Calling all yachtsmen

Offshore emergency experts are this week reminding boat owners around the country that they need to upgrade their analogue radio beacons by February 1 2009 if they are to remain safe at sea.

A campaign, sponsored by Sartech Engineering and backed by three key organisations, has been warning sailors with onboard EPIRB technology that from February 1 2009, the distress signal from any analogue EPIRB will not be tracked by satellites – the 121.5MHz alerting system is to be switched off as the final stage of the changeover to digital technology on 406MHz. Anyone relying on the older style EPIRB will not be picked up by the search and rescue satellites and will be at risk of not being

Peter Forey of Sartech said: ‘Boat owners with one of these beacons will need to upgrade to 406MHz technology immediately. Distress messages sent using a 406MHz beacon contain an encoded data stream which tells rescue services who you are – and it’s by using this information that they can easily verify whether a real emergency exists. That means they can get on with the important business of saving your life!’

The changes are being made because – as the commonly-used 121.5MHz transmitters so frequently give out false alerts – rescue services are having to verify each signal, causing delays that are putting lives at risk.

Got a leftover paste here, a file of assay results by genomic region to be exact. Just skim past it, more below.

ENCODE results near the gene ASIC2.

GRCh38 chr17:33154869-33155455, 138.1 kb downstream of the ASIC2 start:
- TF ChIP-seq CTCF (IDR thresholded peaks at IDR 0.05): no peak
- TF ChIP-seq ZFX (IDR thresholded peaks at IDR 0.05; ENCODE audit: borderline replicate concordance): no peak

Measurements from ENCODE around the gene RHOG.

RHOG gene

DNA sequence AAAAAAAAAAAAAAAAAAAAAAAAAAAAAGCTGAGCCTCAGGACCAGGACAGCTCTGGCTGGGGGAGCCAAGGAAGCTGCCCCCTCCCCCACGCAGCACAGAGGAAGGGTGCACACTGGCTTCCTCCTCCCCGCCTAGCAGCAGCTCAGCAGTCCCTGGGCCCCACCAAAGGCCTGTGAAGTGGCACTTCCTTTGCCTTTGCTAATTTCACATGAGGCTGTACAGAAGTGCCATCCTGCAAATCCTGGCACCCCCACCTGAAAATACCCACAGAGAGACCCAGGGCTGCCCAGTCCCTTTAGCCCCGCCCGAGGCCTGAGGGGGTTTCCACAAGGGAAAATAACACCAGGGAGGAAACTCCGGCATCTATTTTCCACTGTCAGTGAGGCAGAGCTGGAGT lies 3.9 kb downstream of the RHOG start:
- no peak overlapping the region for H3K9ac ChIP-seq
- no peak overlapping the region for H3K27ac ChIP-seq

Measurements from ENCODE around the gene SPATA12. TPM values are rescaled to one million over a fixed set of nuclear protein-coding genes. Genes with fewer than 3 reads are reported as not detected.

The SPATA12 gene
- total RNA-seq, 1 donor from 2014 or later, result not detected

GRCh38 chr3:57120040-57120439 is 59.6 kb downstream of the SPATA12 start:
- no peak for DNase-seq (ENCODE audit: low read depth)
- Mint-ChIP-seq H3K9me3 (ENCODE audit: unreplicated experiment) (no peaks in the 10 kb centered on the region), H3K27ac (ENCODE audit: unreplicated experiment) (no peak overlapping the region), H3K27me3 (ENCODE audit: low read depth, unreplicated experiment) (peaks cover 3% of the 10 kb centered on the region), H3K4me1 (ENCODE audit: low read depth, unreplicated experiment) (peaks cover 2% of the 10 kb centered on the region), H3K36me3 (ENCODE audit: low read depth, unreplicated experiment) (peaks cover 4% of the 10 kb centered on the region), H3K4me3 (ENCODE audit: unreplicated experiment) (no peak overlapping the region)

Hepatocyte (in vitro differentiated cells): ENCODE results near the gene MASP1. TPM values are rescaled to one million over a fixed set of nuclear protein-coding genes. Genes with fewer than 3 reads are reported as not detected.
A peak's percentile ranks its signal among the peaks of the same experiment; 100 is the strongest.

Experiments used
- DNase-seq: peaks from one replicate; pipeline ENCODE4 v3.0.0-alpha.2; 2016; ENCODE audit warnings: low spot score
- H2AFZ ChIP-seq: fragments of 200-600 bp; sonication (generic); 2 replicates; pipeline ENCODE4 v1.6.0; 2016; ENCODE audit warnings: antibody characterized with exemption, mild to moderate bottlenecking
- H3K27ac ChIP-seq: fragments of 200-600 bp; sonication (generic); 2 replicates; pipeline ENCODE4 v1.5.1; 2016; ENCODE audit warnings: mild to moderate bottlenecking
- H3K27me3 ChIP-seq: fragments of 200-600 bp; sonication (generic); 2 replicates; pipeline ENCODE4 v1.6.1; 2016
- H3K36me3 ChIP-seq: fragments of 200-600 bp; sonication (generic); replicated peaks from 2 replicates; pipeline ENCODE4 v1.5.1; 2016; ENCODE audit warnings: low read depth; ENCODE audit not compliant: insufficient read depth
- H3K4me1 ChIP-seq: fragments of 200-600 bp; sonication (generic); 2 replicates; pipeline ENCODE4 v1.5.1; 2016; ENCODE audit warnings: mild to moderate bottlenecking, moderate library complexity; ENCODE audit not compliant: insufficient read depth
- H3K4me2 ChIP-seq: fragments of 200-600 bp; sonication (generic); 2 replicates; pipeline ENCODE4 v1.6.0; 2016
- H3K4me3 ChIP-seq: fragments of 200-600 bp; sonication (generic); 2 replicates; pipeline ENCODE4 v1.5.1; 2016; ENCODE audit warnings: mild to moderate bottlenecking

The campaign is supported by the Maritime and Coastguard Agency (MCA), which monitors and responds to distress beacon alert data. Steve Huxley, the MCA’s search and rescue communications manager, said: ‘Get a better fix, switch to 406. The MCA has been warning and advising mariners regarding this issue for some years now to ensure they have a 406 beacon in place by 1 February next year. That’s when the International Search and Rescue Satellite System – known as COSPAS/ SARSAT – will cease monitoring 121.5 and 243 MHz beacons. In order for your beacon to receive satellite coverage in the event of an emergency it will need to operate on the 406 MHz frequency.’ He advised people to visit, and for further information.

And Stuart Carruthers, cruising manager from the Royal Yachting Association, which looks after the interests of recreational boaters, also put the organisation behind Sartech’s campaign, saying: ‘It is vitally important that people check their beacons -now. From a safety point of view, this is paramount’.

The Royal National Lifeboat Institution, the charity that provides nine out of ten sea rescue launches around the coast of the UK and Republic of Ireland, first responds when an EPIRB or distress call is picked up by the Coastguard. RNLI Sea Safety Manger, Peter Chennell said: ‘It’s important that anyone who has an EPIRB that only operates on 121.5 frequency is aware that this is something they will no longer be able to rely on.’

The MCA reminds boat owners that when they do upgrade, the old equipment should be disposed of responsibly, to avoid the chance of false alarms calling emergency rescue teams to landfill sites!

A special Safety at Sea helpline for people that want to know more about this issue has been set up by Sartech Engineering on 08456 588445.